Alibaba Group has patched a major security vulnerability in one of its e-commerce portals that exposed account details of tens of millions of Merchants and shoppers to cyber criminals.
An Israeli application security firm, AppSec Labs, found a Cross site scripting (XSS) vulnerability in AliExpress, the company’s English language e-commerce site that was found vulnerable to similar flaw a week ago that compromised personal information of Alibaba customers. The flaw was fixed shortly after Cybermoon security firm disclosed it to Alibaba.
AliExpress is an online marketplace owned by Chinese E-Commerce giant Alibaba.com, also known as Google of China. The company serves more than 300 Million active users from more than 200 countries including the U.S., Russia and Brazil. But the critical vulnerability found by the researcher could allow an attacker to hijack merchant’s account.
Using AliExpress XSS vulnerability an attacker can inject any malicious payload script as value into the message parameter, and when the seller will browse to the message center in AliExpress website using his account, the malicious script will be executed on his browser. XSS Payload can be lead to several attacks such as perform actions on behalf of a seller, phishing attacks, steal the victim’s sessions identifier, etc.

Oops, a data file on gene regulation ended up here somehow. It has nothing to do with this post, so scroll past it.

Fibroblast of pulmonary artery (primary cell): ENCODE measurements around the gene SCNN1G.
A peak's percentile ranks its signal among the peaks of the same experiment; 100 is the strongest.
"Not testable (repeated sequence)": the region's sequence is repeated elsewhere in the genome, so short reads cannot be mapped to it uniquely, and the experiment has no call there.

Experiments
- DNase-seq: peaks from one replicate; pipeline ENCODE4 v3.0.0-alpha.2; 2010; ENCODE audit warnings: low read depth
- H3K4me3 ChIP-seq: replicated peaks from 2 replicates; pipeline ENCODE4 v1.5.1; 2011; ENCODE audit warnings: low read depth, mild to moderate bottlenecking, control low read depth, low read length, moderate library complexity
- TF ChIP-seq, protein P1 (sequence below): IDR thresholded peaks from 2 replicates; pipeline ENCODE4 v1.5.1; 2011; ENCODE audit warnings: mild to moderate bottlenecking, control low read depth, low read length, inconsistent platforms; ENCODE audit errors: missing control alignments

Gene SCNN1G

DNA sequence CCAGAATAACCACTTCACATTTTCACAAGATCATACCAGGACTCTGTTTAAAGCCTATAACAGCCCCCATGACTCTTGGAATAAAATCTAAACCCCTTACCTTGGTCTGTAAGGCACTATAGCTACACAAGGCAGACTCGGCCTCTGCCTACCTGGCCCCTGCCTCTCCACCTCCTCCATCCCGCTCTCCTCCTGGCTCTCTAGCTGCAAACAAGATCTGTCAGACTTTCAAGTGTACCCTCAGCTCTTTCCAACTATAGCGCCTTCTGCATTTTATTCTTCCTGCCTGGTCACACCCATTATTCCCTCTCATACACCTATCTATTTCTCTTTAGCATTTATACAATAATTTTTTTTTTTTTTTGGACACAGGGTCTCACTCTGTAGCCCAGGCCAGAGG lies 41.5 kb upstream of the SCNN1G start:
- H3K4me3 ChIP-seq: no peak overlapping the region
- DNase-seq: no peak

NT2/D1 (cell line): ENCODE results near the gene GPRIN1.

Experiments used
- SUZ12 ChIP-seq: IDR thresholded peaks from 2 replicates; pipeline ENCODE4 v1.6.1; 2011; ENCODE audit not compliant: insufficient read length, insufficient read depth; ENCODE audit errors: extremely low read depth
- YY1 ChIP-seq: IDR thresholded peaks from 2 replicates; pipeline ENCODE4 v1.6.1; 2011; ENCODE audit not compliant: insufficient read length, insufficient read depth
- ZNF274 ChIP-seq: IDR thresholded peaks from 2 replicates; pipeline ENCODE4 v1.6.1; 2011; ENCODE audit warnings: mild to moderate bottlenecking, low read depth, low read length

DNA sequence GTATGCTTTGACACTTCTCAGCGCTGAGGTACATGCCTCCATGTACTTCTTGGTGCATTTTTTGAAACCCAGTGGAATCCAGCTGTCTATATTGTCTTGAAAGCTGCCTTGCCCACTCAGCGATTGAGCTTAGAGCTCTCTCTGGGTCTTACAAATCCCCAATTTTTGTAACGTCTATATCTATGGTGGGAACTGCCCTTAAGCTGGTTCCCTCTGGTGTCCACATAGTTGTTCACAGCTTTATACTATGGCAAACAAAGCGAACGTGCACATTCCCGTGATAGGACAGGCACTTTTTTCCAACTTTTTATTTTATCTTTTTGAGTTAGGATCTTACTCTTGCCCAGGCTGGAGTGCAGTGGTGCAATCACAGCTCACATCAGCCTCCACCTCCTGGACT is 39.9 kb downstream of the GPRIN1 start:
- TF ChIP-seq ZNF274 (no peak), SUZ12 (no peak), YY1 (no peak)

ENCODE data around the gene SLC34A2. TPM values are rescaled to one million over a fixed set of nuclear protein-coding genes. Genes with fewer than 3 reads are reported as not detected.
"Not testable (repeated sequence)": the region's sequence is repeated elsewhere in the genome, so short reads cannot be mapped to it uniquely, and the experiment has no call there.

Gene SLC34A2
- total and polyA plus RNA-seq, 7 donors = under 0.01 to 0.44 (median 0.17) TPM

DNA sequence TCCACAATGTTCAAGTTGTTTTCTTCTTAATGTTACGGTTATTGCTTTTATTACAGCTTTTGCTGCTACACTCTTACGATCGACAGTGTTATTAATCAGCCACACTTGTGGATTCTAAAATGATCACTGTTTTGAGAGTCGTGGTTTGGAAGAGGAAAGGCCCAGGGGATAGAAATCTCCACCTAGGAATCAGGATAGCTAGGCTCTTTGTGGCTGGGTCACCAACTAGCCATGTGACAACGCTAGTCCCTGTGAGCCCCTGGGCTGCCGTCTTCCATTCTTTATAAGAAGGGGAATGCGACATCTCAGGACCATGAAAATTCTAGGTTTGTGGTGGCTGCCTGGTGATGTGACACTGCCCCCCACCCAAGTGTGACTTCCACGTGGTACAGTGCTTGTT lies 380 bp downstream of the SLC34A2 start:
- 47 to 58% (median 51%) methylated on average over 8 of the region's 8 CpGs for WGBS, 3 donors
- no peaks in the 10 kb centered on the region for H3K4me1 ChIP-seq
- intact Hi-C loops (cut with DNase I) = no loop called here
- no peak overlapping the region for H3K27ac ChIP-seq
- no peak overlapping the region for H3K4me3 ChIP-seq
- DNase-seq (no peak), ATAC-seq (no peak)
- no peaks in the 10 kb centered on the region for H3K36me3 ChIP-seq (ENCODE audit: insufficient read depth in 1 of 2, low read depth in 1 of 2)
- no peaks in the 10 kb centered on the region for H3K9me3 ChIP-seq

The vulnerability was discovered by Barak Tawily, a 21 year old Application security researcher at AppSec Labs. Exploiting the vulnerability allowed him to change product prices, delete goods, and even close the merchant’s shop on the site.
Barak has also provided a Proof-of-Concept (PoC) video to The Hacker News via an email, explaining the full hack attack on AliExpress website, which you can watch below:
"Skilled hacker might exploit this vulnerability and perform ranged attack by sending malicious messages to all AliExpress sellers and will cause a huge damage to AliExpress website," Tawily said.
AppSec Labs immediately reported the vulnerability to the the Chinese e-commerce giant, Alibaba team through emails and phone calls, providing full details of the flaw. The company didn’t respond immediately, but last week, when AppSec Labs spoke to the Israeli media about the issue, Alibaba contacted the security firm.
The vulnerability has now been patched by the company and it is urging its customers to update their accounts immediately.
"We are aware of the issue and took immediate steps to assess and remedy the situation," said Candice Huang, manager of International Corporate Affairs for Alibaba Group. "We have already closed the potential vulnerability and we will continue to closely monitor the situation. The security and privacy of our customers is our highest priority and we will do everything we can to continue to ensure a secure trading environment on our platforms."